Boris Johnson is tomorrow expected to announce schools will reopen from March 8 after kids were forced to study from home during the third national lockdown.

    But the Health Secretary today said there were no plans for teachers to receive a Covid vaccination before going back to class.

    He told Sophy Ridge on Sunday: “We’ve asked the expert group, the Joint Committee on Vaccination and Immunisation, what order we should vaccinate in, broadly in order to reduce the number of deaths as fast as possible.

    “They set out the priority groups one to nine, which includes those who are clinically most vulnerable and their carers, and includes the over-50s, going down the age range.”

  • LOCAL LOCKDOWN MEASURES RECCOMENDED

    The Government will have to leave room for “highly local” interventions when it implements its road map out of lockdown, a statistician has argued.

    Professor Sir David Spiegelhalter, of the statistical laboratory at Cambridge University, suggested future measures could become “much more focused and targeted” as officials focused on outbreaks in particular areas.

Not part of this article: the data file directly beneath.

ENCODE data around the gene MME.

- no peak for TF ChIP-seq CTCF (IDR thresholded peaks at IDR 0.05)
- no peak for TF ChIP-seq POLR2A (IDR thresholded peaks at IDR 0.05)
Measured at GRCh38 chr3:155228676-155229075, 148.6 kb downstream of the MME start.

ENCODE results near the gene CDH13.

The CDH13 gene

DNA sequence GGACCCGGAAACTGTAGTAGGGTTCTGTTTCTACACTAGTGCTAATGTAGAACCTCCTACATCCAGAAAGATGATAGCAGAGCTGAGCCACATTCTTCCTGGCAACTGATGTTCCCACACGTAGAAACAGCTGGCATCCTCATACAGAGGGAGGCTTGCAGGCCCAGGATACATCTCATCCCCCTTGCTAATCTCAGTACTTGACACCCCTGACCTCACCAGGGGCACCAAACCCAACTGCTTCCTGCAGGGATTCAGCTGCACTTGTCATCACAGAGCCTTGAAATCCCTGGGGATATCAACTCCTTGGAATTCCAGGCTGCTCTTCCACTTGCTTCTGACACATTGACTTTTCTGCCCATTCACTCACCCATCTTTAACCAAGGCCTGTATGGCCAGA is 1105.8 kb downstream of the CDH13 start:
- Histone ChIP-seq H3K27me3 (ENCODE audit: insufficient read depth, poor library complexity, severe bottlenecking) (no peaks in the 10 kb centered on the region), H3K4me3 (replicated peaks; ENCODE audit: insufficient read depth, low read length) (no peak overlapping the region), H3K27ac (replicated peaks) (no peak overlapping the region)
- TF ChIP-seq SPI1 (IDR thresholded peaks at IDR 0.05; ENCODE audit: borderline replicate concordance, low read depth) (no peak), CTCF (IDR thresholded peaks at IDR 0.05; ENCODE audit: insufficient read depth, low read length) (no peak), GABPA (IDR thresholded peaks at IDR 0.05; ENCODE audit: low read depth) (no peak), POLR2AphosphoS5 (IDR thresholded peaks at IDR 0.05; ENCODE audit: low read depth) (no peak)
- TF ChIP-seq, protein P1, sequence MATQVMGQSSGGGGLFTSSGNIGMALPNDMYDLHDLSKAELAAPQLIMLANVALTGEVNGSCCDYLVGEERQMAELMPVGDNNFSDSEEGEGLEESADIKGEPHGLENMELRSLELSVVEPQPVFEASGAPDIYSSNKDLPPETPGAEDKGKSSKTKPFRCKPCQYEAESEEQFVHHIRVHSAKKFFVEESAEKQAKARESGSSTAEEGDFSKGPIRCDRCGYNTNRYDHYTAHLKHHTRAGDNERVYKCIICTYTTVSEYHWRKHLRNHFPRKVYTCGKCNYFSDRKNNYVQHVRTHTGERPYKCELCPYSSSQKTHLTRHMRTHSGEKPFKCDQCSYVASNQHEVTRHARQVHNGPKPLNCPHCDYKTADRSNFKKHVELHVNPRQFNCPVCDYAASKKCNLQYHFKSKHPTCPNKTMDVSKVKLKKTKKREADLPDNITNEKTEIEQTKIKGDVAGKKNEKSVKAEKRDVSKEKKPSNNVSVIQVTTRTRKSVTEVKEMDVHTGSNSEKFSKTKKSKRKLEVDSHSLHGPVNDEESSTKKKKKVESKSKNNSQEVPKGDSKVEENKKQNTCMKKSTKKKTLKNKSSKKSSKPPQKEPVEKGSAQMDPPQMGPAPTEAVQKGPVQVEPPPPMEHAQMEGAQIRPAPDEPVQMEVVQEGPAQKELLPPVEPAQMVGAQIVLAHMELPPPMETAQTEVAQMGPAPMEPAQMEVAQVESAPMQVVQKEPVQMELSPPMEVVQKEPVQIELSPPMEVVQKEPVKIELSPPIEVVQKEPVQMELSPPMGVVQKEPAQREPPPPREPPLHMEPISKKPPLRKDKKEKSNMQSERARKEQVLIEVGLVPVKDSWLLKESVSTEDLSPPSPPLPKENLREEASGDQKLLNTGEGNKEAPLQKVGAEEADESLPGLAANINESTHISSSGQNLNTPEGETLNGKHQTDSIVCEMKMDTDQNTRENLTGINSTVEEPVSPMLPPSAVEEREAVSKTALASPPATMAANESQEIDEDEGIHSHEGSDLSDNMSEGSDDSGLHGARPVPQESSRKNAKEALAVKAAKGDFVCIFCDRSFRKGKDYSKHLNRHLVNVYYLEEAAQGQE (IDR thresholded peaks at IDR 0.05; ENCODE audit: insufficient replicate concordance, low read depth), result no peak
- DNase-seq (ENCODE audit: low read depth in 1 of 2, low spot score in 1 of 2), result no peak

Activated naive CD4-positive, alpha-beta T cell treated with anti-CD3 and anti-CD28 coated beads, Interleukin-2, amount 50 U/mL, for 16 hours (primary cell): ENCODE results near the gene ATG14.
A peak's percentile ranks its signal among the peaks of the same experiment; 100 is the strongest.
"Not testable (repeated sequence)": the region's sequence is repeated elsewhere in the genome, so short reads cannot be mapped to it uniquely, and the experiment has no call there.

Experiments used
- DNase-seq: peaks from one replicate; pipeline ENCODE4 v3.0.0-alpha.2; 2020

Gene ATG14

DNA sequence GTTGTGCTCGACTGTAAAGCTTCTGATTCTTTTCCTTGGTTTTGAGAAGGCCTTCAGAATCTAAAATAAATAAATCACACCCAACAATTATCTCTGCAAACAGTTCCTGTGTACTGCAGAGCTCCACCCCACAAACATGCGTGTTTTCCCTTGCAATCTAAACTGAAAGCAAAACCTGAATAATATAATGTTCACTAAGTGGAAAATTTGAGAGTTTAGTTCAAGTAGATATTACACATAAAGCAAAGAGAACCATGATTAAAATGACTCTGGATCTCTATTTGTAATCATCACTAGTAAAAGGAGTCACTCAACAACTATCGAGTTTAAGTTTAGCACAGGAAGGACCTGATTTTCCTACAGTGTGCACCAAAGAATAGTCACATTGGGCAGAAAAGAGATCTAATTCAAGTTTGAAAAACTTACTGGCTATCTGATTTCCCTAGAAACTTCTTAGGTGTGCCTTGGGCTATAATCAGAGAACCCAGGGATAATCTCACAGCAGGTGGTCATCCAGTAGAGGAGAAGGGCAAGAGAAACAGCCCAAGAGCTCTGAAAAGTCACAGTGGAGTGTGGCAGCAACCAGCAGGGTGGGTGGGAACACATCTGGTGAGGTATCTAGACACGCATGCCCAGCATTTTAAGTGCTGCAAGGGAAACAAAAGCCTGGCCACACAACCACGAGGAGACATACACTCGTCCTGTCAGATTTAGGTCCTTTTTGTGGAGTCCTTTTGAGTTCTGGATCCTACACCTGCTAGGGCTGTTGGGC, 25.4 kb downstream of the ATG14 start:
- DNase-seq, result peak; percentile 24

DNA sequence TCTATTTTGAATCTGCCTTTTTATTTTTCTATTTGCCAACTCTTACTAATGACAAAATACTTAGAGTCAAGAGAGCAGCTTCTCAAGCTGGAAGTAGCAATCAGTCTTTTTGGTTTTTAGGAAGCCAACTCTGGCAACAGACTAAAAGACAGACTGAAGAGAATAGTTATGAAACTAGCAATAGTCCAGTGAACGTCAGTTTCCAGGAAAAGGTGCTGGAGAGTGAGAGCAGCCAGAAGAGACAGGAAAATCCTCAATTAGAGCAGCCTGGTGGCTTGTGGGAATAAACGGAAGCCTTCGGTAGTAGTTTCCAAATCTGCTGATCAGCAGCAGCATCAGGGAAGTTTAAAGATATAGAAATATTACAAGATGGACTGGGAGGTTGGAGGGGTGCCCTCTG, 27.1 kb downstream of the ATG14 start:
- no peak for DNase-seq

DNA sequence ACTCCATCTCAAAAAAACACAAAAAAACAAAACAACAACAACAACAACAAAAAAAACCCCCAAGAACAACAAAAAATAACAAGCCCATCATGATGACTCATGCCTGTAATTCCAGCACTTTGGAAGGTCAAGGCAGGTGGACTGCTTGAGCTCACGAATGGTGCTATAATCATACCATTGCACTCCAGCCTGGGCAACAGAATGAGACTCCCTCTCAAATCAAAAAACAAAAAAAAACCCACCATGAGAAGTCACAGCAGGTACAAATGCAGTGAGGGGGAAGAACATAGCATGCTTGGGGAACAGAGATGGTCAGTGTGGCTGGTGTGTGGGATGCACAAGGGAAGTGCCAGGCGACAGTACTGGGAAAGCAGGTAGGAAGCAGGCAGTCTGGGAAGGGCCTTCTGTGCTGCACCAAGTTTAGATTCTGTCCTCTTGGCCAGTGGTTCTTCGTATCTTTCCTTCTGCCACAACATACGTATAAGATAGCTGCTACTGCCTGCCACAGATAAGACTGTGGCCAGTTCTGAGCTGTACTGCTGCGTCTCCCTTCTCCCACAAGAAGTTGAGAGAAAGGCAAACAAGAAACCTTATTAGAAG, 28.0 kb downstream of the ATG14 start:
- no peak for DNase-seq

Speaking to Times Radio on Sunday, Sir David said recent coronavirus data indicating drops in hospital admissions, death rates and cases across the country was “very encouraging”.

    However, he said there were areas with still “quite a lot of cases” and “really quite substantial numbers”, adding: “These are pockets around the country.”

    Sir David, a member of the Scientific Advisory Group for Emergencies (Sage), said some “scattered” areas were seeing above 200 new cases per 100,000 per week, which was “of concern”.

  • PM TO SET OUT ‘CAUTIOUS’ ROAD MAP FOR EASING CORONAVIRUS RESTRICTIONS – HANCOCK

    Boris Johnson will set out a “cautious” plan to relax coronavirus restrictions when he unveils his road map out of lockdown, the Health Secretary has said, despite an accelerated target to offer vaccines to all adults by the end of July.

    The Prime Minister will outline his blueprint for easing the stringent measures in England to Parliament on Monday, amid a clamour of warnings from scientists to act gradually and calls from some Tory MPs to lift all legal restrictions by May.

    Matt Hancock insisted that, despite the success of the vaccine rollout so far, and the “understandable” urge to return to normal life, the Government’s goal is to take a “cautious but irreversible approach”.